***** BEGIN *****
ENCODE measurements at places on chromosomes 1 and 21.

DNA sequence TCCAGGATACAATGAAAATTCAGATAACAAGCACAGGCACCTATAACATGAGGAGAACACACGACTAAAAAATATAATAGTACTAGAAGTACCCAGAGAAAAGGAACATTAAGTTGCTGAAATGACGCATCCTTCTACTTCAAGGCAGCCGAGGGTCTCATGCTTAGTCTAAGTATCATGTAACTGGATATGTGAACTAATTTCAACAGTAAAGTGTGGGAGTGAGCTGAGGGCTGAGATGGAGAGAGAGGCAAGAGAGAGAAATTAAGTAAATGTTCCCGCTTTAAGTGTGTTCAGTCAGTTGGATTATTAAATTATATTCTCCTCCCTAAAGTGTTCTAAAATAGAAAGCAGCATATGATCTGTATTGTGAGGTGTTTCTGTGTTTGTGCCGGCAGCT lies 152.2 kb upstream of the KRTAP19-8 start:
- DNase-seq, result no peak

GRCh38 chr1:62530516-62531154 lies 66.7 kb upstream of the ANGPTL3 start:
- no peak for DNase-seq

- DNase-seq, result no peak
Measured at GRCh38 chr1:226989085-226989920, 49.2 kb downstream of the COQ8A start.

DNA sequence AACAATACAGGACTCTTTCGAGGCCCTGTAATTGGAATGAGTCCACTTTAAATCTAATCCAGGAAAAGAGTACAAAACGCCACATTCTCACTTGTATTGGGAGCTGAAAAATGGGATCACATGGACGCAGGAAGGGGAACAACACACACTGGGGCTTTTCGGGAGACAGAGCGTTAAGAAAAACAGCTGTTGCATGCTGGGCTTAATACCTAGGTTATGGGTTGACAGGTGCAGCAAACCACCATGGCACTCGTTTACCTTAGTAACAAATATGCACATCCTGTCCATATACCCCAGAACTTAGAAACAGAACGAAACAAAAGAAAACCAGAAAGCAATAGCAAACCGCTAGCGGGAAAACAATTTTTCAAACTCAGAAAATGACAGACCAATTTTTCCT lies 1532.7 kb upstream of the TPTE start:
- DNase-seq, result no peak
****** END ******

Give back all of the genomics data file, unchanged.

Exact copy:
ENCODE measurements at places on chromosomes 1 and 21.

DNA sequence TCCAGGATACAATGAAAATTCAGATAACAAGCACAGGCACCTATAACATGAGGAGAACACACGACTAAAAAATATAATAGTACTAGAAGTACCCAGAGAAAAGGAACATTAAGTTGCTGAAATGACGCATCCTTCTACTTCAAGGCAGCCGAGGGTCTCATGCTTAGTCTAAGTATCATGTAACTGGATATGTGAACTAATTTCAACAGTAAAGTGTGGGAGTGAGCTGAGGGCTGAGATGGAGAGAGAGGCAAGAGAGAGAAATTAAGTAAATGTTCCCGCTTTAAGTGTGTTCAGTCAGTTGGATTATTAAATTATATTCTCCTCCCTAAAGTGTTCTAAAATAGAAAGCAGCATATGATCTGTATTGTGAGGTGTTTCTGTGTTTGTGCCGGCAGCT lies 152.2 kb upstream of the KRTAP19-8 start:
- DNase-seq, result no peak

GRCh38 chr1:62530516-62531154 lies 66.7 kb upstream of the ANGPTL3 start:
- no peak for DNase-seq

- DNase-seq, result no peak
Measured at GRCh38 chr1:226989085-226989920, 49.2 kb downstream of the COQ8A start.

DNA sequence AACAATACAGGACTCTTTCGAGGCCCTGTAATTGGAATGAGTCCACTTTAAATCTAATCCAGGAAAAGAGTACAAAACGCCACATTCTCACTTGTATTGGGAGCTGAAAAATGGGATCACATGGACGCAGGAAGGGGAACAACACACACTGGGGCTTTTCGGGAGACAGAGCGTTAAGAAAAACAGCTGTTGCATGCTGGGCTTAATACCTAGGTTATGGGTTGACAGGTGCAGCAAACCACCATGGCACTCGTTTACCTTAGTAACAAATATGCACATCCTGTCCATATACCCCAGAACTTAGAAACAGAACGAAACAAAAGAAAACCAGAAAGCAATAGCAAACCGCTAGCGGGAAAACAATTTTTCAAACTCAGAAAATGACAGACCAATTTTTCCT lies 1532.7 kb upstream of the TPTE start:
- DNase-seq, result no peak